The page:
When should I go to the emergency room?

So you’re feeling sick and need to see a doctor: where should you go? The emergency room? An urgent care? Schedule an appointment with your primary care doctor?. Each of these places can help you take care of acute problems, but one will be more appropriate than the others depending on what is going on. It is important that you go to the right place not only to make sure you get the care you need, but also to make sure you don’t get a huge unnecessary bill. So how do you decide where to go?

The emergency room: In the United States emergency rooms are required by law to medically assess every patient who comes in for care to make sure they are stable regardless of their ability to pay, so even if you don’t have insurance, if you are having a true emergency you should go to the emergency room. However, this is the most expensive place to go to get care, so you should only go here if you are having a true emergency. If you go to an emergency room when you are not having a true emergency, you are most likely going to have to wait for a while because other people who are sicker than you will take priority. Emergency room doctors are excellent at taking care of people who are very sick- they save lives every day. However, they do not have the time or the resources to spend on working up chronic symptoms, and treating minor illnesses is not the best use of their time. They are focused on deciding if you need to be admitted to the hospital, to have emergent surgery, or if you need intensive care. If you don’t need any of those things, they are going to refer you to follow-up with your primary care doctor. Reasons you should go to the emergency room include: chest pain, difficulty breathing, weakness/numbness on one side of the body, slurred speech, fainting/losing consciousness, confusion or a change in mental status, serious burns, head or eye injury, broken bones or other serious injuries, seizures, severe abdominal pain, vaginal bleeding while pregnant, or any other situation in which you feel your life is in immediate danger.

Urgent care: Urgent cares are not emergency rooms and do not have the ability to manage a true emergency. They are much cheaper than emergency rooms. They may have some additional services such as an x-ray machine and they don’t require an appointment so you can walk-in and be seen the same day. They are also usually open for longer hours than your doctor’s office. Urgent cares are great for treating cold and flu symptoms, urinary tract infections, minor injuries or cuts that might require stitches, or any other minor issue that is not life-threatening or a true emergency, but that you want taken care of quickly. Many of them are staffed with nurse practitioners and/or physician assistants as well as doctors, so you may not necessarily see a doctor when you are there. Similar to emergency rooms, they don’t have the time or resources to diagnose chronic problems, they will take care of one acute issue and then refer you to your primary care doctor to follow-up.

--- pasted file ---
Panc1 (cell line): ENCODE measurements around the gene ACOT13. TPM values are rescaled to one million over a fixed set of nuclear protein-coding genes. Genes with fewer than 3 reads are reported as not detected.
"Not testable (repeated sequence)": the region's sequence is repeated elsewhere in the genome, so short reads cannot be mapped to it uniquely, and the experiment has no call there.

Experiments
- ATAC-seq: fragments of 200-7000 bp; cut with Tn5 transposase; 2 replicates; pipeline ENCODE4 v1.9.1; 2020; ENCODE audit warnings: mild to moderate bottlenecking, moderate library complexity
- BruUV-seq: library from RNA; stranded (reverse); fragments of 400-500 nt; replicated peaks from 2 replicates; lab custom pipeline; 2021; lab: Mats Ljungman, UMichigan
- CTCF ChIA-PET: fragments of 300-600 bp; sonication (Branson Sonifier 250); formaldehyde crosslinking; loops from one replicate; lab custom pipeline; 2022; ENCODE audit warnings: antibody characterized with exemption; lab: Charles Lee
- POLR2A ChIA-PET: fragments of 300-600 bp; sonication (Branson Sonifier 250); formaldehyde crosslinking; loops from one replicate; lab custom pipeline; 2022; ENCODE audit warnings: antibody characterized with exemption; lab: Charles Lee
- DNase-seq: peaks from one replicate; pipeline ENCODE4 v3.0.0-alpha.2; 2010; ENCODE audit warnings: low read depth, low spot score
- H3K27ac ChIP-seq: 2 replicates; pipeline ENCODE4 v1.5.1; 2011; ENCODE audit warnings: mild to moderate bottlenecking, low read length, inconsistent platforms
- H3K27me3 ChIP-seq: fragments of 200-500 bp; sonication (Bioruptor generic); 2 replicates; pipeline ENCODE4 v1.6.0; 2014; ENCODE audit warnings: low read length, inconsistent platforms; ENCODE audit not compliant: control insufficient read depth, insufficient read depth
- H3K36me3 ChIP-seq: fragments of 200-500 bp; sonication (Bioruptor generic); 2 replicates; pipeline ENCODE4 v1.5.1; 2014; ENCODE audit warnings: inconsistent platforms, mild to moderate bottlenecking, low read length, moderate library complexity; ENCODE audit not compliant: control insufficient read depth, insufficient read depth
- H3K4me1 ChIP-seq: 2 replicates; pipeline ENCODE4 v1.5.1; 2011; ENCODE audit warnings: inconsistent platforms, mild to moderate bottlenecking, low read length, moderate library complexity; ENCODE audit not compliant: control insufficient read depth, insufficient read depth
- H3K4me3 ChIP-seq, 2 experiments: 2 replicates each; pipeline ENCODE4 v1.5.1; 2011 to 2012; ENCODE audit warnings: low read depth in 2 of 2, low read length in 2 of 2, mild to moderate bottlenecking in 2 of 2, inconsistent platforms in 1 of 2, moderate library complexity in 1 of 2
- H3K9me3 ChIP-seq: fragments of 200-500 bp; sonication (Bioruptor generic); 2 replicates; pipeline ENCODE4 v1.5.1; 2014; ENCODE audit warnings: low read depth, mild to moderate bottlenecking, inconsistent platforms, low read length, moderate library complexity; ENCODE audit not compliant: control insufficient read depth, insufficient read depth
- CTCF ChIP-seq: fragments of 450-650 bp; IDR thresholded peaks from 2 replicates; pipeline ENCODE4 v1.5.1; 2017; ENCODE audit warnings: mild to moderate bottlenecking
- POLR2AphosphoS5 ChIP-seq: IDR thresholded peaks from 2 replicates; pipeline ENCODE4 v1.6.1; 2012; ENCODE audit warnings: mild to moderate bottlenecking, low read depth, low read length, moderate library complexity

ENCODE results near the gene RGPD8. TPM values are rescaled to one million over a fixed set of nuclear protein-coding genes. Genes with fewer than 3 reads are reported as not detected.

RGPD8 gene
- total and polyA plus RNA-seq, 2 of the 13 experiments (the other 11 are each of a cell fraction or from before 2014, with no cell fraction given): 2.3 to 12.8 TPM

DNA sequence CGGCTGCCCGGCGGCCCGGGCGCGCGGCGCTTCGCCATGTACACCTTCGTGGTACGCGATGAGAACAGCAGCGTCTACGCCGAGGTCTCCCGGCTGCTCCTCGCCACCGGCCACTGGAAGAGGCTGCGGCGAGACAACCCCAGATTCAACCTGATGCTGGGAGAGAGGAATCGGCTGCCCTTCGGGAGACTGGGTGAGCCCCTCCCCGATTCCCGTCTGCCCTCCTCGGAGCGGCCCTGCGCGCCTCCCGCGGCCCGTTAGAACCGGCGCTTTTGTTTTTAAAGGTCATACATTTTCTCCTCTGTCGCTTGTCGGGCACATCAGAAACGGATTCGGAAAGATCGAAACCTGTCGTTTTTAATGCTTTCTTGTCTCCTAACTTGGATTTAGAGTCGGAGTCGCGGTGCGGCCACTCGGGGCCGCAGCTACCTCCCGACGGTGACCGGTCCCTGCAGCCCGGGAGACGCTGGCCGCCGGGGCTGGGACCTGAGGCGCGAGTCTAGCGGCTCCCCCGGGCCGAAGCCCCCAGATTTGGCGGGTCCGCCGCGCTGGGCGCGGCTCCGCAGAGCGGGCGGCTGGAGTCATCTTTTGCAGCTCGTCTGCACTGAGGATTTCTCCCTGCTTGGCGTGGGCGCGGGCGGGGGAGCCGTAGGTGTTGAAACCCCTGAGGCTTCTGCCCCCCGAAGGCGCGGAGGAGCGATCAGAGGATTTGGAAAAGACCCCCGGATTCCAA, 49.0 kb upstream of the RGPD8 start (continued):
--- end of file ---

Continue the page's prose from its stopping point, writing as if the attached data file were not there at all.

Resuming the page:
Your primary care physician or PCP: Your PCP should be your first stop for any concern about your health that is not an emergency. In their office they can do your routine check-ups, manage chronic diseases, handle minor acute problems, do minor procedures, and they can also help diagnose the cause of chronic unexplained symptoms. They will get to know you over time and become your best ally in taking care of your health and preventing you from getting sick in the future. Many PCPs offer same or next day appointments for their patients for acute problems, which can help you avoid an urgent care visit. If you can see your PCP, this is always preferred to an urgent care because they will have a better understanding of your health as whole than someone you have never met at an urgent care. PCPs who practice under a direct primary care model take it a step further and offer direct access to your doctor when you need them, so you can text them with questions or even give them a call after hours if you have an urgent concern. They will spend longer with you at each appointment and often can take care of minor issues for you virtually because they know you and your history so well, so you may not even need to take time out of your day for an appointment. Sadly, a recent study in the Journal of the American Medical Association showed that 25% of Americans do not have a primary care physician. Having a PCP has been shown to reduce your risk of premature death because they help you be proactive about your health rather than reactive when a problem shows up. Even if you have chronic problems and see a specialist, you still need a PCP because specialists are best trained to focus on the specific condition they are treating, not your health as a whole. Your PCP is also the most affordable place for you to get your care. Even if you don’t have any insurance, you can get excellent primary care through a direct primary care practice to not only keep you healthy, but keep your wallet healthy too!

If you are looking for a primary care physician in the Houston area, our members offer direct primary care and specialty care services for patients of all ages. We strive to be accessible to our patients when they need us and focus on preventive health to keep you healthy and out of urgent cares and emergency rooms. Find a doctor for yourself and your family here.

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